Rush: Clockwork Angels Tour – DVD review

Rush: Clockwork Angels Tour (Rounder Records)

DVD / Blu-Ray / CD

Out Now

10/10

Another Rush album / tour cycle brings about the Holy Triumvirate’s latest live album / concert film release. Is their latest offering any good? Dom Walsh enthuses.

The Clockwork Angels Tour supported the magnificent 2012 album of the same name from the Canadian prog rock titans. Fans of  Rush will know how they veer towards the epic in their concerts. They are usually lengthy affairs containing elements of the bizarre. In recent years, Paul Rudd, Jason Seigel and South Park have been involved in the visual aspects of the shows – this time there is even a contribution from Family Guy!

 

Cameos aside, the music is the real issue here. Ah…the music. Rush are a band that cannot be criticised when it comes to musicianship. The trio of Peart, Lifeson and Lee are beyond accomplished in their respected trades. Throughout the show  - and in whichever sound setting you so desire – the band sounds incredible. I challenge anyone to find a trio that packs a bigger punch.

Neil Peart’s drumming is the stuff of legend. Despite a huge kit that seems t0 consume him,  his playing –  as evidenced by the various solo slots in the set – is perfect and it’s impossible to pick out a highlight.

Part one of the show focuses on much of Rush’s output from the 1980s. Significant stops are made at albums including Signals, Power Windows and Hold Your Fire. Perhaps not three of Rush’s best known LPs, all the material is incredible. The Analog Kid finds Lifeson in scintillating form during one of his many solo spots.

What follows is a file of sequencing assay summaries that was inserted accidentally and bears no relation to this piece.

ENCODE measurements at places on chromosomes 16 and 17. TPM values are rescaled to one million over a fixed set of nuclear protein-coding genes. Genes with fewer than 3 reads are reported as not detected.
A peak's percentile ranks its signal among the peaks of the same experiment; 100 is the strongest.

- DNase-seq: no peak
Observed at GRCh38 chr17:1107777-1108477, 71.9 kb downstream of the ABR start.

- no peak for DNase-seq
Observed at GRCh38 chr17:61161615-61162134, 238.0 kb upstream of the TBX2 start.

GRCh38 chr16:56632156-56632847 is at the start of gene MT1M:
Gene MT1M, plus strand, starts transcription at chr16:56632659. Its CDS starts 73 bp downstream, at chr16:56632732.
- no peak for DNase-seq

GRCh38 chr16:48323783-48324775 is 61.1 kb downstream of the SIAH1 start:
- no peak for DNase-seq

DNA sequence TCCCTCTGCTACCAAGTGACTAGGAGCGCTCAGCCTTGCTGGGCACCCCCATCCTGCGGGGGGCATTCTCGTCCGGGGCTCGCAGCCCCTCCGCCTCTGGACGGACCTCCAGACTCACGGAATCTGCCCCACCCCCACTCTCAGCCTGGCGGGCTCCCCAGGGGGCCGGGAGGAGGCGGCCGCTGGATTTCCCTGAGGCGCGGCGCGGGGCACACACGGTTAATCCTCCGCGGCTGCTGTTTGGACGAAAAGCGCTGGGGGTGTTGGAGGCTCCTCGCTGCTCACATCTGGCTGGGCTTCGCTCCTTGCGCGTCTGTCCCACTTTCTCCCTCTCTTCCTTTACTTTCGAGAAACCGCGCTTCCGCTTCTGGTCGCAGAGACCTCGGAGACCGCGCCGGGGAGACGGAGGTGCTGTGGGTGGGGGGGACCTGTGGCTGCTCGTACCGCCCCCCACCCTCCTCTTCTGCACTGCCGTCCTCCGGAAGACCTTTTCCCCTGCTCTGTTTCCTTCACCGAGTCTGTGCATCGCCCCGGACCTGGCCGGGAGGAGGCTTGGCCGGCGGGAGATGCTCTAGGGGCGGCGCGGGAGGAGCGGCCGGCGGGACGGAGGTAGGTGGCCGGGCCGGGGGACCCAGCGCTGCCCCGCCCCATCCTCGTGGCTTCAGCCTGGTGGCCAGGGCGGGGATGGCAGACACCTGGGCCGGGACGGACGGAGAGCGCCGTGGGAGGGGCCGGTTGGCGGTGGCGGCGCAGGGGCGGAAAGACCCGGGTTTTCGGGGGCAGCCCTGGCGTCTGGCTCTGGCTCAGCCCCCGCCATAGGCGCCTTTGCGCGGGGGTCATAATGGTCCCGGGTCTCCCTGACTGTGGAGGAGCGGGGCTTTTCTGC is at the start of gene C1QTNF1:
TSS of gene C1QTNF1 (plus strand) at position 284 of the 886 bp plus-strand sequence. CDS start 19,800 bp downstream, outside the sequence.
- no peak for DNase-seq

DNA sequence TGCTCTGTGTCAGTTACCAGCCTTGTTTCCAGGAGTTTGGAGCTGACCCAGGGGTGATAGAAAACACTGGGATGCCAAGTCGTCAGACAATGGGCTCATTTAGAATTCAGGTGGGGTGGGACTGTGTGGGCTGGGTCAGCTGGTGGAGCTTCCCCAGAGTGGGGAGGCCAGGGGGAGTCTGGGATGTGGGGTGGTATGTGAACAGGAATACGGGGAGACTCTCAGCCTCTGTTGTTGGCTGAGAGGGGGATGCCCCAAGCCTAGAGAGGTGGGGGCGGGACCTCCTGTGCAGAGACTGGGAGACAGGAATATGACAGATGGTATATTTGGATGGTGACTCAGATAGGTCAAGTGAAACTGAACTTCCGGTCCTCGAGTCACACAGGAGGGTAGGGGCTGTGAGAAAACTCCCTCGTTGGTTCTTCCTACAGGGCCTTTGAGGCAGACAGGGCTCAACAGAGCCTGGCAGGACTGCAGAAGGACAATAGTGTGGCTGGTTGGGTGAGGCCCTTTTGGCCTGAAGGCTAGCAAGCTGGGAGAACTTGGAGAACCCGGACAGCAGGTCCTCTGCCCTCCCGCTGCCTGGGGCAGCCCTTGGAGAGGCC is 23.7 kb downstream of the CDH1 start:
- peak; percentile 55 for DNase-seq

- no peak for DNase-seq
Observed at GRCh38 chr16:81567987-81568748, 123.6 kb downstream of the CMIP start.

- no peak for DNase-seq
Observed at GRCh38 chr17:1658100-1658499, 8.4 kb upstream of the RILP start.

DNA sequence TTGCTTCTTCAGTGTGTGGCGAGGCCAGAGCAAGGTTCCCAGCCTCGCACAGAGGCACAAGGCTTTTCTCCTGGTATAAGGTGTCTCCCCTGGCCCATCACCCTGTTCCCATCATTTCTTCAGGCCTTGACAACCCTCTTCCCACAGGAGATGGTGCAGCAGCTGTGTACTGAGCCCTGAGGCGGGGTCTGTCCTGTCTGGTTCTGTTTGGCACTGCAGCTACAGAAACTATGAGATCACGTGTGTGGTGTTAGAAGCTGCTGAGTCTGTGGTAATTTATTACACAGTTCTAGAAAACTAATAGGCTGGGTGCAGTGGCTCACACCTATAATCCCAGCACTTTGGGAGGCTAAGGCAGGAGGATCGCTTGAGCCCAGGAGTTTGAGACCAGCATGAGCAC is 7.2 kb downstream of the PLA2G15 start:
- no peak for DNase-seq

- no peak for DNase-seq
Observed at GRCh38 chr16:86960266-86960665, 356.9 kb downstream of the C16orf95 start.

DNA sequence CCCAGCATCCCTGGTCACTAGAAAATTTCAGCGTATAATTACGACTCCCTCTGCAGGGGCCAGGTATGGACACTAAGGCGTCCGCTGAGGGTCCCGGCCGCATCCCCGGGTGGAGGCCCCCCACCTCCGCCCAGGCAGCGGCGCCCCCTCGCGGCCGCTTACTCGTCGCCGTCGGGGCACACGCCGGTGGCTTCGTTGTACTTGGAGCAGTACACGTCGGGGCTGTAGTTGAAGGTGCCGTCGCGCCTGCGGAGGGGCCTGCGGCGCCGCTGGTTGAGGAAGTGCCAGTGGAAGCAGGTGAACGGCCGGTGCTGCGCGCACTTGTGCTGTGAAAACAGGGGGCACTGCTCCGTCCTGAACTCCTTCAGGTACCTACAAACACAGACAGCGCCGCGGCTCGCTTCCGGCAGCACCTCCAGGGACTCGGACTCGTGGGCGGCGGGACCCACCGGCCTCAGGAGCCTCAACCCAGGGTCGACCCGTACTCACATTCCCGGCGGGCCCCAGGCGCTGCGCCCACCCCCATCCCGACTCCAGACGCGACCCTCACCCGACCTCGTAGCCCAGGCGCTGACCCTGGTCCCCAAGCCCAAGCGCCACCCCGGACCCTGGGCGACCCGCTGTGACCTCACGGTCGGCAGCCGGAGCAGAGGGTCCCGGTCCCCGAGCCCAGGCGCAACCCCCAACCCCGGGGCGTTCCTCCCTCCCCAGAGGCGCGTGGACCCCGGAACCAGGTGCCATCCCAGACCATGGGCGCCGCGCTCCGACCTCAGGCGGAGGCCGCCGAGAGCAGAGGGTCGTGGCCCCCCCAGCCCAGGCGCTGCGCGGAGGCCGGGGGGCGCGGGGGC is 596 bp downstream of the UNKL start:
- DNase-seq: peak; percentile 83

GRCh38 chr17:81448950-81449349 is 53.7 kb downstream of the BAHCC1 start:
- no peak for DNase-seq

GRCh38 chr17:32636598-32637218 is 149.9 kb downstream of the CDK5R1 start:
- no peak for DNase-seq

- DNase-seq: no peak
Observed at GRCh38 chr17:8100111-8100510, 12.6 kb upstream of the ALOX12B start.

The second half focusses heavily on material from 2012′s Clockwork Angels with nearly all the album played. The band adds an extra dimension with the inclusion of the Clockwork Angels String Ensemble. Of the new material, Carnies is spectacular. As the track reaches its crescendo the trio, strings and pyrotechnics all try to outdo each other in a cacophony of noise. Witnessed in surround sound it will be spectacular. Geddy Lee’s unique vocals and bass playing style are a joy, especially during the Clockwork Angels tracks.

The string ensemble stick around for a majestic run through Red Sector A off their Grace Under Pressure album, and YYZ from the 1981 classic Moving Pictures album. A main set closing salvo of monster hit The Spirit of Radio reveals the devotion of the Rush crowd. A superb encore of Tom Sawyer and 2112 tops off the show perfectly.

The DVD is filmed from a myriad of camera angles with plenty of fan perspectives and self indulgent close ups of solos from all three band members. The cameras situated around the perimeter of the arena highlight the show’s vastness. The DVD also comes with plenty of extras including a tour documentary, behind the scenes material, outtakes, interviews and several bonus tracks, including the superb Middletown Dreams from Power Windows. There are also the standard sound options with 2.0 and 5.1 sound. The main show is a little over three hours with the special features adding plenty more viewing pleasure.

I imagine a new live album/ DVD won’t convert people into Rush fans but if you want to sample the band for the first time, you can’t go far wrong here. I can also see this little gem of a package being opened on 25th December by many an adoring rock fan. Class simply cannot be ignored.

~

Rush’s website is here 

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All words by Dom Walsh. You can read more from Dom at his author’s archive here. Dom also tweets as @bwfcdom83.

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